As Christians we face two tasks in our evangelism: saving the soul and saving the mind, that is to say, not only converting people spiritually, but converting them intellectually as well. And the Church is lagging dangerously behind with regard to this second task. If the church loses the intellectual battle in one generation, then evangelism will become immeasurably more difficult in the next. The war is not yet lost, and it is one which we must not lose: souls of men and women hang in the balance. For the sake of greater effectiveness in witnessing to Jesus Christ Himself, as well as for their own sakes, evangelicals cannot afford to keep on living on the periphery of responsible intellectual existence. Thinking about your faith is indeed a virtue, for it helps you to better understand and defend your faith. But thinking about your faith is not equivalent to doubting your faith. Doubt is never a purely intellectual problem. There is a spiritual dimension to the problem that must be recognized. Never lose sight of the fact that you are involved in spiritual warfare and there is an enemy of your soul who hates you intensely, whose goal is your destruction, and who will stop at nothing to destroy you. Reason can be used to defend our faith by formulating arguments for the existence of God or by refuting objections. But though the arguments so developed serve to confirm the truth of our faith, they are not properly the basis of our faith, for that is supplied by the witness of the Holy Spirit Himself. Even if there were no arguments in defense of the faith, our faith would still have its firm foundation. The more I learn, the more desperately ignorant I feel. Further study only serves to open up to one's consciousness all the endless vistas of knowledge, even in one's own field, about which one knows absolutely nothing. Don't let your doubts just sit there: pursue them and keep after them until you drive them into the ground. We should be cautious, indeed, about thinking that we have come upon the decisive disproof of our faith. It is pretty unlikely that we have found the irrefutable objection. The history of philosophy is littered with the wrecks of such objections. Given the confidence that the Holy Spirit inspires, we should esteem lightly the arguments and objections that generate our doubts. These, then, are some of the obstacles to answered prayer: sin in our lives, wrong motives, lack of faith, lack of earnestness, lack of perseverance, lack of accordance with God’s will. If any of those obstacles hinders our prayers, then we cannot claim with confidence Jesus’ promise, “Whatever you ask in my name, I will do it”. And so I was led to what was for me a radical new insight into the will of God, namely, that God’s will for our lives can include failure. In other words, God’s will may be that you fail, and He may lead you into failure! For there are things that God has to teach you through failure that He could never teach you through success. So many in our day seem to have been distracted from what was, is and always will be the true priority for every human being — that is, learning to know God in Christ. My greatest fear is that I should some day stand before the Lord and see all my works go up in smoke like so much “wood, hay, and stubble”. The chief purpose of life is not happiness, but knowledge of God. People tend naturally to assume that if God exists, then His purpose for human life is happiness in this life. God’s role is to provide a comfortable environment for His human pets. But on the Christian view, this is false. We are not God’s pets, and the goal of human life is not happiness per se, but the knowledge of God—which in the end will bring true and everlasting human fulfilment. Many evils occur in life which may be utterly pointless with respect to the goal of producing human happiness; but they may not be pointless with respect to producing a deeper knowledge of God.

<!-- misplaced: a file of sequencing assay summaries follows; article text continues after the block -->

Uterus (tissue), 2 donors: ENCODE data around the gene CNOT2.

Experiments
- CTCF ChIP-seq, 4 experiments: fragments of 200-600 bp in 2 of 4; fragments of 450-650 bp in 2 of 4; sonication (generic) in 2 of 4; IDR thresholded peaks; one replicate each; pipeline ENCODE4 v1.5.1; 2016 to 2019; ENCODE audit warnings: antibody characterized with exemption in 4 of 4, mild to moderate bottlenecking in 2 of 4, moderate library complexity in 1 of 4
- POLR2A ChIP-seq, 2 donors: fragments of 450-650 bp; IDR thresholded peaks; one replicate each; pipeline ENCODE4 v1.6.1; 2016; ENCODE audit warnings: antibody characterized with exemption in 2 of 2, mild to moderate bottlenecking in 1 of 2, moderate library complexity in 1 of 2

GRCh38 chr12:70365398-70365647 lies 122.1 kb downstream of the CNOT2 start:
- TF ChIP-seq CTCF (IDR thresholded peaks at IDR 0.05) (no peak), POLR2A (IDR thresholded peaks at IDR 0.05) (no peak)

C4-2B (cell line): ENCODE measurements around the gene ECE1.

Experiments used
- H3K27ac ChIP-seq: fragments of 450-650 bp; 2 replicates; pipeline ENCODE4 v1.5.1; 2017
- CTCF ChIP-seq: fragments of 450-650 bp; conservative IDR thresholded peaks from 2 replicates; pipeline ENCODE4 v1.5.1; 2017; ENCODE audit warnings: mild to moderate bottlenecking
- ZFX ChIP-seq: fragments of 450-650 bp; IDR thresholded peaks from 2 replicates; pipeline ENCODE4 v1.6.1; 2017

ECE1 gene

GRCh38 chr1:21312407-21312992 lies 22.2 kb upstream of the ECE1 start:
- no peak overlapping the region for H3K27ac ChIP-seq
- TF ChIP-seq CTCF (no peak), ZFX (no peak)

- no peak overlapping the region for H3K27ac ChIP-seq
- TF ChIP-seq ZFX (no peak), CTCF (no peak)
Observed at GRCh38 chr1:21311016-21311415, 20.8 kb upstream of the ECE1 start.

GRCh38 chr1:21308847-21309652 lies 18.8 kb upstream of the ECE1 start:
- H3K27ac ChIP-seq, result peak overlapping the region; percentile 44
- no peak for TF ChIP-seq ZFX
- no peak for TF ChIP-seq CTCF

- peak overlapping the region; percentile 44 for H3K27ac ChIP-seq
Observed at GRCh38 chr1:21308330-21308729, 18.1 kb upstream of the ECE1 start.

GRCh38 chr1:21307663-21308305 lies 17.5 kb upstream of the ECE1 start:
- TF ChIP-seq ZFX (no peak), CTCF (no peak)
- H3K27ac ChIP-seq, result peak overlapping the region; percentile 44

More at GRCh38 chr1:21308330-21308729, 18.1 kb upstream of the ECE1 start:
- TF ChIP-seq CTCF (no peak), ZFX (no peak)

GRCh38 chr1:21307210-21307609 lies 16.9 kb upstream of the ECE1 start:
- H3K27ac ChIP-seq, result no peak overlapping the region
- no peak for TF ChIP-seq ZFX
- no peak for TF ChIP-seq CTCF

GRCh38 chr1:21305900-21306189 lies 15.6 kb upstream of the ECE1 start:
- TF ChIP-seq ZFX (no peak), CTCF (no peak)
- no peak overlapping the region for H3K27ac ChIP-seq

William Lane Craig (Hard Questions, Real Answers)